CMaT Constructs Tissue Chips to Assess CAR-T Cell Quality in Fighting Cancer

Achievement date: 

Researchers with the National Science Foundation (NSF) Engineering Research Center (ERC) for Cell Manufacturing Technologies (CMaT), led by the Georgia Institute of Technology, have developed tissue chips that can more quickly evaluate chimeric antigen receptors (CAR)-T cell potency against multiple myeloma (MM) and glioblastoma cancers. The engineered tissue chips integrate label-freeimpedance and optical metabolic imaging (OMI)—a non-invasive, high-resolution, quantitative tool for improved monitoring of T cell activation and cytolysis.


Genetically engineered CAR T-cell therapies show promise for treating multiple myeloma (MM) and glioblastoma cancers by allowing for more specific recognition of antigens and T-cell signaling domains. The tissue cells developed by CMaT researchers will therefore help to assure more consistent, scalable and low-cost production of high-quality living therapeutic cells for such cancers.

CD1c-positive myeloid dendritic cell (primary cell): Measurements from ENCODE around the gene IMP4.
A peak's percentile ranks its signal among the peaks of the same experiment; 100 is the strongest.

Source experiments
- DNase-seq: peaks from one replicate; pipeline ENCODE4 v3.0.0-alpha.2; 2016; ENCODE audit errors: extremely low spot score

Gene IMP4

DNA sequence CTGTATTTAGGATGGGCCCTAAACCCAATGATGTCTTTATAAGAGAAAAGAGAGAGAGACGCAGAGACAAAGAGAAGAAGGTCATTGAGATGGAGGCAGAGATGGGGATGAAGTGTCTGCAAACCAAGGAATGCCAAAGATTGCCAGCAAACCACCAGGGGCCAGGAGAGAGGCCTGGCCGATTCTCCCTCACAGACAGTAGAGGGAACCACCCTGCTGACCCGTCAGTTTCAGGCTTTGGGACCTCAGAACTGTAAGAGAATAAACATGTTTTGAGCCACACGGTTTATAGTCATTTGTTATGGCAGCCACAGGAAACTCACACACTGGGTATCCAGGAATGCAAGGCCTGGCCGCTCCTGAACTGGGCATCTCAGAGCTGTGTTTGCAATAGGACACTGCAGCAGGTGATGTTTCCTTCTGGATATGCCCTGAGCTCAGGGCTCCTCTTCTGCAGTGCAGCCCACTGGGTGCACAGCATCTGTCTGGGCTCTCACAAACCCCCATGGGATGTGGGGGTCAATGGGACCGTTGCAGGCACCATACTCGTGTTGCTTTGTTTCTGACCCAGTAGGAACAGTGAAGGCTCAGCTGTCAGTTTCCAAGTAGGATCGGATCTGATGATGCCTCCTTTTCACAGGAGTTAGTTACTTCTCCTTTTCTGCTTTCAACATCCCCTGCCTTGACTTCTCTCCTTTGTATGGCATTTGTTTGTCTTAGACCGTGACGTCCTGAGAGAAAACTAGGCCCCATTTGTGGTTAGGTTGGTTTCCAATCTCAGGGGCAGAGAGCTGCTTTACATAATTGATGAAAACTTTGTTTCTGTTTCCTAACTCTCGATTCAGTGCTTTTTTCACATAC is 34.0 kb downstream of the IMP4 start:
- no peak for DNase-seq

CMaT’s tissue chips are compatible with next-generation CRISPR-Cas9 genome edited CAR-T cell products as well as patient-derived tumor cells. Initial testing revealed a label-free glioblastoma cell coculture assay can easily detect the killing of target cancer cells by CAR-T cells. The genome edited cells (NV) killed more quickly than the retroviral CAR-T cells (RV). Findings from the study by CMaT researchers Walsh and Mueller were published in Nature Biomedical Engineering in 2020.